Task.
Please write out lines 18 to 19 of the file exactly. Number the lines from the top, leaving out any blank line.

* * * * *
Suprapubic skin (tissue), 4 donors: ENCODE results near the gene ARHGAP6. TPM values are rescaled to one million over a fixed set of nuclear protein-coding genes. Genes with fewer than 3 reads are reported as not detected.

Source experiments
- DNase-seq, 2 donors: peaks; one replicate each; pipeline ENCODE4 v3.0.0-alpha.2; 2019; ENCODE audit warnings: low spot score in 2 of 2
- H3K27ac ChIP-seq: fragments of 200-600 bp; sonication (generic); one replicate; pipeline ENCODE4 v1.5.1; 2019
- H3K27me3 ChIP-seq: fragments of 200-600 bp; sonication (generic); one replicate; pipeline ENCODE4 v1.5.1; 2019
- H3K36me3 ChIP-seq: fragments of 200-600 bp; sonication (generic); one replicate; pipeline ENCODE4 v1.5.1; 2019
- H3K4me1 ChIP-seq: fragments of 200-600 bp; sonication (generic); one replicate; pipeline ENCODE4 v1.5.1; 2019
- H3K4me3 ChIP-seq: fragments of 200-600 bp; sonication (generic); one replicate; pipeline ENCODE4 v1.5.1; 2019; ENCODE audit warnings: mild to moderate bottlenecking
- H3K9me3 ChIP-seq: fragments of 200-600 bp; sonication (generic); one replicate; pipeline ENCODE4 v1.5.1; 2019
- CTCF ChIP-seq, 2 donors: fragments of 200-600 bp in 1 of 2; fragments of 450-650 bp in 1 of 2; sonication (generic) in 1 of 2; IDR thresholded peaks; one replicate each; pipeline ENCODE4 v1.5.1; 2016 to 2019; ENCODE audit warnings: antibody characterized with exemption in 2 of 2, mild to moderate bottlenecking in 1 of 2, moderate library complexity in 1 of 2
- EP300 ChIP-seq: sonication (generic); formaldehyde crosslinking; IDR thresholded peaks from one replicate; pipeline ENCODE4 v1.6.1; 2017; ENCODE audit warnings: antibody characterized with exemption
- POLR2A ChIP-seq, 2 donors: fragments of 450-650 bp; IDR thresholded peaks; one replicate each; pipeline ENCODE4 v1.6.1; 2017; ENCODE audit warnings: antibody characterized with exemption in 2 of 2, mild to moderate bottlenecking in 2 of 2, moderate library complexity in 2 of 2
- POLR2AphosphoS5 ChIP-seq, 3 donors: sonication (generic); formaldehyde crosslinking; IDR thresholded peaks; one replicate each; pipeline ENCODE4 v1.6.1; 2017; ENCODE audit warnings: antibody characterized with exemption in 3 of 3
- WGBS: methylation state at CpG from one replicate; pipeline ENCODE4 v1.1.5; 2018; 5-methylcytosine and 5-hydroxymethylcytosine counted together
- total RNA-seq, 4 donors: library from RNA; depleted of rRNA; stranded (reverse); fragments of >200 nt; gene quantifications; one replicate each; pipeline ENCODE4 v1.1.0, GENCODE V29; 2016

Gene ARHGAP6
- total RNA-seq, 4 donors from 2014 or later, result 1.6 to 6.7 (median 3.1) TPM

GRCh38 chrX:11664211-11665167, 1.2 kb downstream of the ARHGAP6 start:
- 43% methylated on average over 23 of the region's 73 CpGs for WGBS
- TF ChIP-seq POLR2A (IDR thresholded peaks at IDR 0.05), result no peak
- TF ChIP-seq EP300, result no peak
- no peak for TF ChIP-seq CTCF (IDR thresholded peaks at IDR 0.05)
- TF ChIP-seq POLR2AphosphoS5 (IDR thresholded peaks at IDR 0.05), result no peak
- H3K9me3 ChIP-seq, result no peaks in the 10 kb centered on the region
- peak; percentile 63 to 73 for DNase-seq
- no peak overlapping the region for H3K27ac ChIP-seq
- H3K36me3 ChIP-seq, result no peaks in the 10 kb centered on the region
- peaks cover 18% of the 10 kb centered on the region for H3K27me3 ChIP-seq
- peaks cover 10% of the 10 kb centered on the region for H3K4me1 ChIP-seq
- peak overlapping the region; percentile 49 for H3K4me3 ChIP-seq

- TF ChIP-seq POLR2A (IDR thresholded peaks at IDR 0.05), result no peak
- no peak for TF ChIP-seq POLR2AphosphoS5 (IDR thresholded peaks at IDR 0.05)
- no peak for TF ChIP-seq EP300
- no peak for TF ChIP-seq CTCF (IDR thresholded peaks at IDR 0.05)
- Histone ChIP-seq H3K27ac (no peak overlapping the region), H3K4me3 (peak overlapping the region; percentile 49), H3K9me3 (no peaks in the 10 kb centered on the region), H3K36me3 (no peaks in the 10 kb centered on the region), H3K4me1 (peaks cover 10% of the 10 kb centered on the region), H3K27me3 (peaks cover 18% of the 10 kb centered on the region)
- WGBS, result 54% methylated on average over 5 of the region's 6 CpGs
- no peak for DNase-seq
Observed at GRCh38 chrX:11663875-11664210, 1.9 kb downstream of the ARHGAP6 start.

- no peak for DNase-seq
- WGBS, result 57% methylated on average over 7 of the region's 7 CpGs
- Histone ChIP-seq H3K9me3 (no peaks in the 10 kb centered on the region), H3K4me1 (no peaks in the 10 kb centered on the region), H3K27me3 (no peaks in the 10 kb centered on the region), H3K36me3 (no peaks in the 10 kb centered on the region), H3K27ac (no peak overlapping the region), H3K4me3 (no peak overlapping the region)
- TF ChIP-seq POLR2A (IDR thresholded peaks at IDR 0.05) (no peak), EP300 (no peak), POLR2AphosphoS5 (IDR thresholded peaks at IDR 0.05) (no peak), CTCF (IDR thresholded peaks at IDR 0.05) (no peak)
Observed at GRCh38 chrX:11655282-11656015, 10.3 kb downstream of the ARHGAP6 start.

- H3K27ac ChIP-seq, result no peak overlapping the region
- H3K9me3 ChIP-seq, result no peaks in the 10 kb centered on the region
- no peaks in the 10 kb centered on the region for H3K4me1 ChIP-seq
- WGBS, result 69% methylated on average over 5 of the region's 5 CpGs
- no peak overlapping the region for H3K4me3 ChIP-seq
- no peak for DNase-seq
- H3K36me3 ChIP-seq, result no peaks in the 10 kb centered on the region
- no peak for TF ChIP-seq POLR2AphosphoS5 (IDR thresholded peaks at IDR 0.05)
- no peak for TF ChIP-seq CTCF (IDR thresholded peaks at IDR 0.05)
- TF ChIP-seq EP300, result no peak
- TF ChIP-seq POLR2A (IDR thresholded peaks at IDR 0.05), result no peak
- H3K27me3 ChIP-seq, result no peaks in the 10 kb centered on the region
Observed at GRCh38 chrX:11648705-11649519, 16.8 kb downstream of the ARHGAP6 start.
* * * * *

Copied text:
GRCh38 chrX:11664211-11665167, 1.2 kb downstream of the ARHGAP6 start:
- 43% methylated on average over 23 of the region's 73 CpGs for WGBS